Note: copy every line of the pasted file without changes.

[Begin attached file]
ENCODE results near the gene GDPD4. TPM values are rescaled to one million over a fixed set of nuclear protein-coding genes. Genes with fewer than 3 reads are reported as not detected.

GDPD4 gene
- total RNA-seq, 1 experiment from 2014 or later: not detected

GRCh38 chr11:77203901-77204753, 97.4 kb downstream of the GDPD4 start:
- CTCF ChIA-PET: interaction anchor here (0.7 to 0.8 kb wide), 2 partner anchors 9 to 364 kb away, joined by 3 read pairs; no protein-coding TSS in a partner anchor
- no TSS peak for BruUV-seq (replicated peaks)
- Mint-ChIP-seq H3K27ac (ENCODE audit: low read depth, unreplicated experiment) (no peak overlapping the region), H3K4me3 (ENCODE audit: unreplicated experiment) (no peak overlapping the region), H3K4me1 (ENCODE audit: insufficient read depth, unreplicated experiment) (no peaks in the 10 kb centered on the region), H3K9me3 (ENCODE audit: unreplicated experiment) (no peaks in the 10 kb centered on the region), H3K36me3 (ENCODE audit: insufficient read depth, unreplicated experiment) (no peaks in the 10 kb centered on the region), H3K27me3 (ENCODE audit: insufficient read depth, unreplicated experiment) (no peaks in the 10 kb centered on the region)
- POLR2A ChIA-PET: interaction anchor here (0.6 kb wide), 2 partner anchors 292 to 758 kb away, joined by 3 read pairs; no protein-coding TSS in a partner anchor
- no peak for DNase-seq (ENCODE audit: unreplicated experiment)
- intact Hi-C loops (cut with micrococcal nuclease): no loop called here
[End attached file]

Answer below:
ENCODE results near the gene GDPD4. TPM values are rescaled to one million over a fixed set of nuclear protein-coding genes. Genes with fewer than 3 reads are reported as not detected.

GDPD4 gene
- total RNA-seq, 1 experiment from 2014 or later: not detected

GRCh38 chr11:77203901-77204753, 97.4 kb downstream of the GDPD4 start:
- CTCF ChIA-PET: interaction anchor here (0.7 to 0.8 kb wide), 2 partner anchors 9 to 364 kb away, joined by 3 read pairs; no protein-coding TSS in a partner anchor
- no TSS peak for BruUV-seq (replicated peaks)
- Mint-ChIP-seq H3K27ac (ENCODE audit: low read depth, unreplicated experiment) (no peak overlapping the region), H3K4me3 (ENCODE audit: unreplicated experiment) (no peak overlapping the region), H3K4me1 (ENCODE audit: insufficient read depth, unreplicated experiment) (no peaks in the 10 kb centered on the region), H3K9me3 (ENCODE audit: unreplicated experiment) (no peaks in the 10 kb centered on the region), H3K36me3 (ENCODE audit: insufficient read depth, unreplicated experiment) (no peaks in the 10 kb centered on the region), H3K27me3 (ENCODE audit: insufficient read depth, unreplicated experiment) (no peaks in the 10 kb centered on the region)
- POLR2A ChIA-PET: interaction anchor here (0.6 kb wide), 2 partner anchors 292 to 758 kb away, joined by 3 read pairs; no protein-coding TSS in a partner anchor
- no peak for DNase-seq (ENCODE audit: unreplicated experiment)
- intact Hi-C loops (cut with micrococcal nuclease): no loop called here